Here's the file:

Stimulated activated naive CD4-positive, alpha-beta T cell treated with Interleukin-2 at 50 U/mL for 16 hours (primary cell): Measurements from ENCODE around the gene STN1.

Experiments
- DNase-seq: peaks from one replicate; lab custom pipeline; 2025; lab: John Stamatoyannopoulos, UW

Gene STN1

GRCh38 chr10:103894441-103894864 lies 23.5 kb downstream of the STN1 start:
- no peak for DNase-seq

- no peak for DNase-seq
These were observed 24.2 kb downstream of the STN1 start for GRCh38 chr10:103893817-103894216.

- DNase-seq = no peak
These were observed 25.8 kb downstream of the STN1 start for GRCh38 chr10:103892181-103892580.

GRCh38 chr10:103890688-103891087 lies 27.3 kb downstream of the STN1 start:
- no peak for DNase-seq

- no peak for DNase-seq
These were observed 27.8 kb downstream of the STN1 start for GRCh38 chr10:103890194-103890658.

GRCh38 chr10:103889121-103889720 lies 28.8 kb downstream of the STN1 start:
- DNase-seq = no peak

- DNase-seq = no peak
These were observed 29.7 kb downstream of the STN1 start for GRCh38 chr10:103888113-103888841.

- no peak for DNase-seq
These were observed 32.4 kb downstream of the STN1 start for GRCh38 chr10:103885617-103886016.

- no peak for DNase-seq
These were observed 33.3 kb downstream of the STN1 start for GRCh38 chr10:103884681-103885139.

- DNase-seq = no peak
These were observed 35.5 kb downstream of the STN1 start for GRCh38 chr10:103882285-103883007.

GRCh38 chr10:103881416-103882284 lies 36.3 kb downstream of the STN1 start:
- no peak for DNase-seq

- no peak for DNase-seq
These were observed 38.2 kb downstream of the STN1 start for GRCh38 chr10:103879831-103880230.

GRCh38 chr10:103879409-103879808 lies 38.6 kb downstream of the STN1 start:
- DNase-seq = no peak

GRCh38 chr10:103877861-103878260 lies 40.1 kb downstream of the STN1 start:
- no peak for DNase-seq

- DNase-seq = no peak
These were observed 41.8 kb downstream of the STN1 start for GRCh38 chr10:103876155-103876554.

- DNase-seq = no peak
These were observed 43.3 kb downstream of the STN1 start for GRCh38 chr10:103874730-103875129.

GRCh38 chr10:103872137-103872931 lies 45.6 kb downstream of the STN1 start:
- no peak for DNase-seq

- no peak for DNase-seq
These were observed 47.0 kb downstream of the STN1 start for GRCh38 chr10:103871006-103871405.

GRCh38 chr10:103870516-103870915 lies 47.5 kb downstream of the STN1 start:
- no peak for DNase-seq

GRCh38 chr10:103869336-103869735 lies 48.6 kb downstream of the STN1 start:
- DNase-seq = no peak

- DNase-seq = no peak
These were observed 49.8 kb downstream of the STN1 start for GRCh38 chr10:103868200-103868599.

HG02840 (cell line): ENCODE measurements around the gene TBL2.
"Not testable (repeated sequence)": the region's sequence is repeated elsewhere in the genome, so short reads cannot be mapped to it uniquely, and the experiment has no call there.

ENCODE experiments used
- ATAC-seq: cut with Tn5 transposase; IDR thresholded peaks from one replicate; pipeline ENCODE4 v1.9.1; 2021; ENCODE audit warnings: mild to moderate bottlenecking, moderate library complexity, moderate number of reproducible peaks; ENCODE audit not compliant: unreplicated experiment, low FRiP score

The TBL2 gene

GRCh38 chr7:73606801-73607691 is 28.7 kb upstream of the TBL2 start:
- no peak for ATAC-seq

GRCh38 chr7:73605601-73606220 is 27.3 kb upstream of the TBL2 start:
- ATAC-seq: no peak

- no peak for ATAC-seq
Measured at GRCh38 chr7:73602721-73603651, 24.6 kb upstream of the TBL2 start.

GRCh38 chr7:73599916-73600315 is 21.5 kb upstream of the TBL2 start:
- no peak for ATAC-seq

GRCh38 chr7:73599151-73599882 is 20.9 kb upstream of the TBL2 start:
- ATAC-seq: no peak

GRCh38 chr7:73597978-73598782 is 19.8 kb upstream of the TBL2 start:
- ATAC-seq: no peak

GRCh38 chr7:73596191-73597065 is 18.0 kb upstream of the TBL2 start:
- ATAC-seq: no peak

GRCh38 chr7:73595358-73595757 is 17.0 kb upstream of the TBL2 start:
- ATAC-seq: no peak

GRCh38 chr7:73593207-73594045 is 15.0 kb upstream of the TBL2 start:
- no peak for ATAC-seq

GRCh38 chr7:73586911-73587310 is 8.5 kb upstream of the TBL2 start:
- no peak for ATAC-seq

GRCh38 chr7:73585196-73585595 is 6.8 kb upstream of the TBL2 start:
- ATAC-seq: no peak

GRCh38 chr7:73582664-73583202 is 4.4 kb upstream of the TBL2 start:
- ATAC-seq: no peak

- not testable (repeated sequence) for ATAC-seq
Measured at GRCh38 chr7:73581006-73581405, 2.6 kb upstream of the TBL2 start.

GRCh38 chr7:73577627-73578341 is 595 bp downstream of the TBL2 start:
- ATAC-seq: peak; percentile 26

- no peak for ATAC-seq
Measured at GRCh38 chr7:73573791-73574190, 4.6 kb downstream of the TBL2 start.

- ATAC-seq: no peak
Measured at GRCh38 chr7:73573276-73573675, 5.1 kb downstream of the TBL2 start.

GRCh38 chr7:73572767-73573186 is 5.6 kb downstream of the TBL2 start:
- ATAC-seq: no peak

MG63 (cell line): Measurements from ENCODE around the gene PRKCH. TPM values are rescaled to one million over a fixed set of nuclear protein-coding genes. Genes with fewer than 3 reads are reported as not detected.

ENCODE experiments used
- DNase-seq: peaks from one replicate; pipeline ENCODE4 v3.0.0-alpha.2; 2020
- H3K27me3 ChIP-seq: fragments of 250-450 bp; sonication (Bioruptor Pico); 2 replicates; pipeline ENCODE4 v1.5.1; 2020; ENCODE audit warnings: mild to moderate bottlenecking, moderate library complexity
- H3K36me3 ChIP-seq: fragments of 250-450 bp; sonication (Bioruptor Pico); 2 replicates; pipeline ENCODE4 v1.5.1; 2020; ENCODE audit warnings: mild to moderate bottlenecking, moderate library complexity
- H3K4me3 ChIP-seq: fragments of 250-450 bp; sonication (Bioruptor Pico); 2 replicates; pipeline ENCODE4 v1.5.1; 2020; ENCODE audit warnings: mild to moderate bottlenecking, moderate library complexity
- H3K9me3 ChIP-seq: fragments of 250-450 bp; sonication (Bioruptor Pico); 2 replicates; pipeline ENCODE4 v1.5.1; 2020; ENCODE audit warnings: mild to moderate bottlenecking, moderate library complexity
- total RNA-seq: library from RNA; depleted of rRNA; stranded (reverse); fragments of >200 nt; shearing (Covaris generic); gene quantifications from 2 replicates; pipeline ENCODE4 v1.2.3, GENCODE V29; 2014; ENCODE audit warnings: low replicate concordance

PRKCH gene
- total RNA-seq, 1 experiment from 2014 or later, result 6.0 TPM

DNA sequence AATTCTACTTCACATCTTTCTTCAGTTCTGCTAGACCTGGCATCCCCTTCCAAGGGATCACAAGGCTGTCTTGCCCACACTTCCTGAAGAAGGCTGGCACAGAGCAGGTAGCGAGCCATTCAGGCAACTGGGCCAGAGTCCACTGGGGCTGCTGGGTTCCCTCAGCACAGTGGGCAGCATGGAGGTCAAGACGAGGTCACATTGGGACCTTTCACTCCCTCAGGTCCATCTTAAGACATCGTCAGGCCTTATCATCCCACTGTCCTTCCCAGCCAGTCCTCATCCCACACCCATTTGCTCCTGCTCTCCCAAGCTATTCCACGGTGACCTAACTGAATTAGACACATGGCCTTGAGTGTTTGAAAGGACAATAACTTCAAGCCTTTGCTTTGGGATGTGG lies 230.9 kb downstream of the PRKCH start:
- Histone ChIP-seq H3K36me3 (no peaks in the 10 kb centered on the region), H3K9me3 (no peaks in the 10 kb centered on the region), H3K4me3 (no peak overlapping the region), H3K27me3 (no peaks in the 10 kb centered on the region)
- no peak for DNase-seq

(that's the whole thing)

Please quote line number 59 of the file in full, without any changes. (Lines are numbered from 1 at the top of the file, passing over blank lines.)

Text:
- no peak for ATAC-seq